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San Francisco, CA
United States was created to share my continuing adventure and love addiction to all things involving motorcycles. 

Ridin Posts

Dunlop MX 32: Initial Impressions

Bryan Burnett

  So begins "that time of year", droplets falling from the skies, green shoots poking betwixt the earth and grey sky, bringing that sweet sliding magic that makes the 5 year old kid inside me giggle madly out loud. MUD! With the arrival of water this season, it was time for me to toss out the old rubber, and bring my rims up to 2014 technology. The Dunlop MX32. What's the first visual impression? Good looking rubber, the pattern and depth of the knobs hint at of the amount of grip these tires can dish out. Much to my pleasure the knobs have knobs inside them.

I've only been able to do 2 quick trail rides, equating to about 4 hours of ride time thus far. The terrain varied from super slick deep creek mud, too slightly harder jeep trails, with a lot of grassy fields in between. My immediate impression riding on these tires was a very descriptive, and well thought out "DAAAYYYYYmmmm!".  When tipping the bike over into a turn, the front felt so planted I could pivot over a dime. In comparison the rear felt really good, but where it shined was under acceleration. Hard or soft on the throttle,  slide to wrist response was telepathic, goose it a little out of a muddy turn and I was immediately rewarded with a smooth predictable slide making me feel like a hero. Hill climbing out of a really muddy creek was tackled with authority, not only was I sliding sideways at the time, the rear found enough traction to allow my 125 two stroke to wheelie out and over like a scalded hamster.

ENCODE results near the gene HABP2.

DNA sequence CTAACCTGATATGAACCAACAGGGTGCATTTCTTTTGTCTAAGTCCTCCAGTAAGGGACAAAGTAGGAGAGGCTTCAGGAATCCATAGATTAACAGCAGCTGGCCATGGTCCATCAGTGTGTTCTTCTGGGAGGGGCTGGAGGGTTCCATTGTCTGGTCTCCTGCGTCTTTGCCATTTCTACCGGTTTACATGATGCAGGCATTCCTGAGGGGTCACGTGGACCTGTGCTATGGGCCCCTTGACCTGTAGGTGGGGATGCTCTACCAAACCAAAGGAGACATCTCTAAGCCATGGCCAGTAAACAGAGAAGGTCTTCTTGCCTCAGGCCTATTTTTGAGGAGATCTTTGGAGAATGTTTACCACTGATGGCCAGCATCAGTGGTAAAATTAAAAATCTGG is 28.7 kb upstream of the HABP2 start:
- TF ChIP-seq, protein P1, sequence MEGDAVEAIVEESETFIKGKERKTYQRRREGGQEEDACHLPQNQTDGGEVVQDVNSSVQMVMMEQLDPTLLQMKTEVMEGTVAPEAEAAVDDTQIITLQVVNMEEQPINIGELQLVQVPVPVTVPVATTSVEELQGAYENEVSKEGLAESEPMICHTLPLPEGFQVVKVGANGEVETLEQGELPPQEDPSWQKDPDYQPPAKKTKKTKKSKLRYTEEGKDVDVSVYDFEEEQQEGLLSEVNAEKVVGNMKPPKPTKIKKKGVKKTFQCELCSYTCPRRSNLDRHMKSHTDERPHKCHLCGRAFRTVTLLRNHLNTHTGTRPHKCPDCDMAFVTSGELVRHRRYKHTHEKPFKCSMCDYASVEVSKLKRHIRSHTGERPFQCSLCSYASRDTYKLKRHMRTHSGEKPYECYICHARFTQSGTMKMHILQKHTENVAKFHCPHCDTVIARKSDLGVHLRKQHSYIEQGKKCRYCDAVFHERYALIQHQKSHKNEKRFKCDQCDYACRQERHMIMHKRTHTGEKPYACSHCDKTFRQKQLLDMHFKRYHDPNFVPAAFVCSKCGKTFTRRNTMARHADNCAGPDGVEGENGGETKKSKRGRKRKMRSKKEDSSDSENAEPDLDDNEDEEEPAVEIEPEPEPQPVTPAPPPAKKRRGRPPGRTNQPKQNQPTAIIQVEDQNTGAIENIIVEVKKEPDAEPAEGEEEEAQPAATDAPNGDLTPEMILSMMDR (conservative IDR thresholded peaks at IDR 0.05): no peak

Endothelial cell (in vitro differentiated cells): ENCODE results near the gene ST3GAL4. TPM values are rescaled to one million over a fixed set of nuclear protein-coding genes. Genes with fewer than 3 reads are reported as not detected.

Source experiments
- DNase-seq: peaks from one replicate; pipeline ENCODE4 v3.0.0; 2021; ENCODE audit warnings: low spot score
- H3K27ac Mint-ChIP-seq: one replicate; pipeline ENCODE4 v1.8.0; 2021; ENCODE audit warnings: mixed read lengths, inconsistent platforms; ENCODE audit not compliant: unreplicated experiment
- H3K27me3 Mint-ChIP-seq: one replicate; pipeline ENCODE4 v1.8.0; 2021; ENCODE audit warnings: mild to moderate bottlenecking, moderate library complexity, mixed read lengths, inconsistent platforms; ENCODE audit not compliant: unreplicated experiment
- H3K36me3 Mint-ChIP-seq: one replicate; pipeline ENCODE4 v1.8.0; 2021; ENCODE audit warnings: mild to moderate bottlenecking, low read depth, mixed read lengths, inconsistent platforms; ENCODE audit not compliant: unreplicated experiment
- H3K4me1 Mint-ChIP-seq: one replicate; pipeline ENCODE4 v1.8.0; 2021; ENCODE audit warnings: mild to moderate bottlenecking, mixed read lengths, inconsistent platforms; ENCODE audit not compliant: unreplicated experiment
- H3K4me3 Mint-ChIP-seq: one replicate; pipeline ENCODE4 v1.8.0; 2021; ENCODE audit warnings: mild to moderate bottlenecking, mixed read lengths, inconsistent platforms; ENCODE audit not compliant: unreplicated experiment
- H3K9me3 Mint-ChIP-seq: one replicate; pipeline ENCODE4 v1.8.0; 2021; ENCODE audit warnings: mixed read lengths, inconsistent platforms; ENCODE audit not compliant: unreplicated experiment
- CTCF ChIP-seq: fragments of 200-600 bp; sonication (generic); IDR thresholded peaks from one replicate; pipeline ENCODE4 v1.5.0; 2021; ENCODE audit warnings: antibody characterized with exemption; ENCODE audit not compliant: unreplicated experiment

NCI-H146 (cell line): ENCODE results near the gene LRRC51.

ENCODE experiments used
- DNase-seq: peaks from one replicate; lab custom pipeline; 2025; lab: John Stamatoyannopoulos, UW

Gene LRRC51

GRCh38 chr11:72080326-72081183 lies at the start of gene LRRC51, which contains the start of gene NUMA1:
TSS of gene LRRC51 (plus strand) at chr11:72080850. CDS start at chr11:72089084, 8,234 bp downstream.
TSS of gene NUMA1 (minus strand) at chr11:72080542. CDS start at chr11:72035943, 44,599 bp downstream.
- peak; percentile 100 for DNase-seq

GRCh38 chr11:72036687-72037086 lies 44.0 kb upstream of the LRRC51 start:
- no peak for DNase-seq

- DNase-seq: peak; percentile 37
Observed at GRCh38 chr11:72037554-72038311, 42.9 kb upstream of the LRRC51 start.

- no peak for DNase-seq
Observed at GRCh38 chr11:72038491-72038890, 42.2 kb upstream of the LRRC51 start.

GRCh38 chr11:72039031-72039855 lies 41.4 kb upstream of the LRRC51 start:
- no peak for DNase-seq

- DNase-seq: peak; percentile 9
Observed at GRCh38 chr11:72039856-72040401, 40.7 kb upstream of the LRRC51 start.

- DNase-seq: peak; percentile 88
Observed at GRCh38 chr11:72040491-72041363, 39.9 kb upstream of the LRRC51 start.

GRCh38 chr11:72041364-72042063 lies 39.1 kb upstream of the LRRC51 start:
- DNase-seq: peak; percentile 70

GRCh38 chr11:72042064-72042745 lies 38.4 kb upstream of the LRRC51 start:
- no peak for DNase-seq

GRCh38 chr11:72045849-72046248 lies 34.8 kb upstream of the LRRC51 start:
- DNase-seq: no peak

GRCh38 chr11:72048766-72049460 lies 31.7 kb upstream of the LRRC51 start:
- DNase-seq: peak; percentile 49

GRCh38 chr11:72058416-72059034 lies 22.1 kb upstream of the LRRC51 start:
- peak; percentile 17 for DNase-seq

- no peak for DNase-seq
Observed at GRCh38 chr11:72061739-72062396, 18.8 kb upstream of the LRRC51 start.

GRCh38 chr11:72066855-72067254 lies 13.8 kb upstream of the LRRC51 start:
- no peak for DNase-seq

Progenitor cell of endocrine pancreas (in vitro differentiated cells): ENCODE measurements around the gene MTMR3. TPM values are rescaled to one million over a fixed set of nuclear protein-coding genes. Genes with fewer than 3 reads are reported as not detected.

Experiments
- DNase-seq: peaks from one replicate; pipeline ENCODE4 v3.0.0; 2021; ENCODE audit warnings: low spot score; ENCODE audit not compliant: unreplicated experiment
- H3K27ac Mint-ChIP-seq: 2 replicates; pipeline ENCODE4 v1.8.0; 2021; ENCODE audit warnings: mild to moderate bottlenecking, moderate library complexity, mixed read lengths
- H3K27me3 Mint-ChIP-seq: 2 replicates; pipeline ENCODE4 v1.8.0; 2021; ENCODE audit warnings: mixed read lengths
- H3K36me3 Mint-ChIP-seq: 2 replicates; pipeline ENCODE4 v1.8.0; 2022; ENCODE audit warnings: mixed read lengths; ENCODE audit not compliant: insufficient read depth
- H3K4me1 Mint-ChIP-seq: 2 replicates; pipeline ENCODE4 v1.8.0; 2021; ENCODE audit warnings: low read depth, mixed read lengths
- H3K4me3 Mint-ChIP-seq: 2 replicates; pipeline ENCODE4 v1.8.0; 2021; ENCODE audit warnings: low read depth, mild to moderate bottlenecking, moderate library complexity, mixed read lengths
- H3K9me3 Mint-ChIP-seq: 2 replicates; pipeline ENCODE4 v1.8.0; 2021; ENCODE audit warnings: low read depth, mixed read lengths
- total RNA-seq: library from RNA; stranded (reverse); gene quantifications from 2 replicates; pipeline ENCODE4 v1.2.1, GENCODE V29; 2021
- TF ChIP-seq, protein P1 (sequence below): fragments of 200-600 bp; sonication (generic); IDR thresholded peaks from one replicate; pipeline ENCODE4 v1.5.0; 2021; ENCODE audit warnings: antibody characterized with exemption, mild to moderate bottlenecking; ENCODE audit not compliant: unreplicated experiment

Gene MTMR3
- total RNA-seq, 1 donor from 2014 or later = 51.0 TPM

Having ridden the same trails hundreds of times, I've come to expect a certain amount of sliding for a given amount of speed into a turn. Which at this point I call Dunlop out for unfair business practices, the amount of magic dust they sprinkled on these tires is appalling. After every successive turn, I felt more and more confident, to the point where I needed to take a break. I was darting in and out of corners with speed I didn't know I possessed, every slide felt predictable like a metronome, and I had to remind myself to take it down a notch, or suffer a spill into a creek where no one would find me. 

Towards the end of the second day, the MX 32's helped me reach that "zone" moment that comes with ultimate focus. I wasn't worried about what my tires might do, I KNEW what they would do, I had total control, the moment may have only lasted 2, 5, 10 minutes tops, but it was amazing. It's the sort of thing you don't realize until you come to the end of your run, the fatigue in your arms suddenly appears, the sound of the motor reverberates underneath, and the smell of two stroke smoke in the air brings you back to reality. Again I become aware of the world, not just the trail, the bike, and the next turn. When you think back on the moment, it's just a smooth stream of corners, instead of a jumble of actions.

So for the very fact that I had the confidence to throw the bike around with the authority I wanted is a testament to these tires. The key factors I'll be looking closely at from this point forward is, how well will these tires hold up over time, and how they'll do through the dry hard dirt season. These are classified as soft to intermediate tires, so only time will tell. 

The only con that came to mind would be cost, these tires aren't terribly expensive in comparison to competitors, but when you factor in new tubes, and having someone put the tires on, I was looking at around a $300 cost. I'm trying to support my local Motorsport shop, even if it hurts 10-15% more on my wallet.

I look forward to getting muddy and doing my very best testing out these tires. Stay happy, stay muddy. 

Summer Ridin - KX125 & KTM125

Bryan Burnett

Summer is in full swing and what better way is there to take advantage of the sun, then to fill the air with a little two stroke smoke? That's just what I did over the weekend, using a couple of GoPro's I put together a quick edit of the highlights of the days ride. Overall it was a great ride, lots of sliding, wheelies, and out right shenanigans. No injuries so that's always a plus, but I was a little sore the next day, might be time to hit the gym... 

As the weather has been SUPER dry it didn't take much throttle to spin up the rear wheel, which is both fun and frightening. But this will probably be the last ride for at least a month or two, as deer season just started. It might be time for me to check out the local track.